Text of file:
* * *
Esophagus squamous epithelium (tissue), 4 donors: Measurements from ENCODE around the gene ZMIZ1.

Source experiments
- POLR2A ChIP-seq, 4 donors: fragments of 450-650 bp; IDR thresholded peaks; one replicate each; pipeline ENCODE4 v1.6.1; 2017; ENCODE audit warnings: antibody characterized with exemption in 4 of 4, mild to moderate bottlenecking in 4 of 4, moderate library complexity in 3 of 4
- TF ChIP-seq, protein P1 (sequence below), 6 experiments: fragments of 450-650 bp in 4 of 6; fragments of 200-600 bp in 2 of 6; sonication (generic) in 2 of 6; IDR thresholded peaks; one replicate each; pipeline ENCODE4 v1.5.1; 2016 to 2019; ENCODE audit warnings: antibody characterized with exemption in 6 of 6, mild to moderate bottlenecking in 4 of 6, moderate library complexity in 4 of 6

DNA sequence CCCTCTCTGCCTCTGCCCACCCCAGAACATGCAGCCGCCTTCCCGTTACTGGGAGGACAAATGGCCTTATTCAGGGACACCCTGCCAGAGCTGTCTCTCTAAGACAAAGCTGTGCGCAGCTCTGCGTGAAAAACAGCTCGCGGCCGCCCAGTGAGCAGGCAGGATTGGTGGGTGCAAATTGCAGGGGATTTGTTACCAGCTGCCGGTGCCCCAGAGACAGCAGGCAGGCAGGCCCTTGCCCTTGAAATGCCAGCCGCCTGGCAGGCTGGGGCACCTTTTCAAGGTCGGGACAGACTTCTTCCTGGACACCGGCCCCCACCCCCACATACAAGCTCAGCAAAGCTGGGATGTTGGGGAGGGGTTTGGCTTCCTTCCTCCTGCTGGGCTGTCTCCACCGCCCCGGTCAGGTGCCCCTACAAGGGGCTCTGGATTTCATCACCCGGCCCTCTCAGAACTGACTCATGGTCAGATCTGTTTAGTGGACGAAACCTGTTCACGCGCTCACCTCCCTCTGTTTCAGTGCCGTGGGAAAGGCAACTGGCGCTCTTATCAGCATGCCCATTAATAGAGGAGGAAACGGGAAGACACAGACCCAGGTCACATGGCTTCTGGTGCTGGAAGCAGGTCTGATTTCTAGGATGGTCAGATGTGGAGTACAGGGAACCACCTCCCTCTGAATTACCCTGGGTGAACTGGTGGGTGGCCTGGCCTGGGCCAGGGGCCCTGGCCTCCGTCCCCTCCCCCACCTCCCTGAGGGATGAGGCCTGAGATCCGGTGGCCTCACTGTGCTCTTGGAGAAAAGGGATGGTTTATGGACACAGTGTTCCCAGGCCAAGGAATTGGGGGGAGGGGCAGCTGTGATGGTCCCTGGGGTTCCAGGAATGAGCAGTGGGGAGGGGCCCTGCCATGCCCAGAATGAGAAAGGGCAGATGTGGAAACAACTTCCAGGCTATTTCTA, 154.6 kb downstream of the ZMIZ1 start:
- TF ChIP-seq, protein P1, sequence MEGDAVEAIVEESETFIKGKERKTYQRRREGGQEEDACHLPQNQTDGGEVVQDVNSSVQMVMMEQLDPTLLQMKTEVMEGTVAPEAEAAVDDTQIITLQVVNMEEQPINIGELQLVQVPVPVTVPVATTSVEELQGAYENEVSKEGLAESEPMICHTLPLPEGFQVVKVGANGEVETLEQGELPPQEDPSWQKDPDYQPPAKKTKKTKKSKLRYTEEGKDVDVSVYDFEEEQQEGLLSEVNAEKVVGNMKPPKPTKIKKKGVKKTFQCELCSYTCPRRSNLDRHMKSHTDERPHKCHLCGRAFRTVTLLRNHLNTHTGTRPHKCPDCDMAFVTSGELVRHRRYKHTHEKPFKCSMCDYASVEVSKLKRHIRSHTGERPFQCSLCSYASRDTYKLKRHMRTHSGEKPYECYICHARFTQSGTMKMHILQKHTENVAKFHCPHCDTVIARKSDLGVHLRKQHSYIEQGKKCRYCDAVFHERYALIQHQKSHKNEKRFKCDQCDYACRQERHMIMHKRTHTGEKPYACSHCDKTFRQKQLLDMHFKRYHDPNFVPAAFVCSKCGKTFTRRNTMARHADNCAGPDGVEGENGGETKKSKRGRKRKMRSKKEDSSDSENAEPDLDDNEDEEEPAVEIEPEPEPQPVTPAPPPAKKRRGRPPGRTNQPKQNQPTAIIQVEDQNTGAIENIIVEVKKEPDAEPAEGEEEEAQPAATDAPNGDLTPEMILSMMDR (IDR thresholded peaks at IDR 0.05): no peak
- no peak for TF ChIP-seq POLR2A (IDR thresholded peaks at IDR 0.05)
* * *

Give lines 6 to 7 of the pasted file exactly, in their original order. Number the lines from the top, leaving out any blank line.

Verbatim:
- TF ChIP-seq, protein P1, sequence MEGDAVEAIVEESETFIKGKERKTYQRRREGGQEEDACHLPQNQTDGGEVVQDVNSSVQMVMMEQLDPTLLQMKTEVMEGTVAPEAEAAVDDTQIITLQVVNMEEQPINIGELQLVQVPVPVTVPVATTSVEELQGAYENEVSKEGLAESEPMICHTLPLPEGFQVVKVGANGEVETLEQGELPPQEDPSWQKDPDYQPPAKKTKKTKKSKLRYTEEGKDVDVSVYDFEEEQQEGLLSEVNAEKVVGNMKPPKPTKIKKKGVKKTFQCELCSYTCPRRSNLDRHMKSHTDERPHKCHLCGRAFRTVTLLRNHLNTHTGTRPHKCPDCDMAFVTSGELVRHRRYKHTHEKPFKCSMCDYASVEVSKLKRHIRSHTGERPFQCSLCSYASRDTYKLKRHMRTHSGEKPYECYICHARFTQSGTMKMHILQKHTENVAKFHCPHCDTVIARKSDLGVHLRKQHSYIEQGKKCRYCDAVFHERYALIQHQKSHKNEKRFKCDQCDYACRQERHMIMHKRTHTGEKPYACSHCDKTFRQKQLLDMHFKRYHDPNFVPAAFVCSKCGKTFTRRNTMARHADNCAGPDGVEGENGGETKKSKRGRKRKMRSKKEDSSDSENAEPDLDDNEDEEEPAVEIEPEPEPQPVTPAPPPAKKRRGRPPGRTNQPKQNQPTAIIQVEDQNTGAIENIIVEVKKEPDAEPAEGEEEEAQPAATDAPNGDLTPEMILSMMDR (IDR thresholded peaks at IDR 0.05): no peak
- no peak for TF ChIP-seq POLR2A (IDR thresholded peaks at IDR 0.05)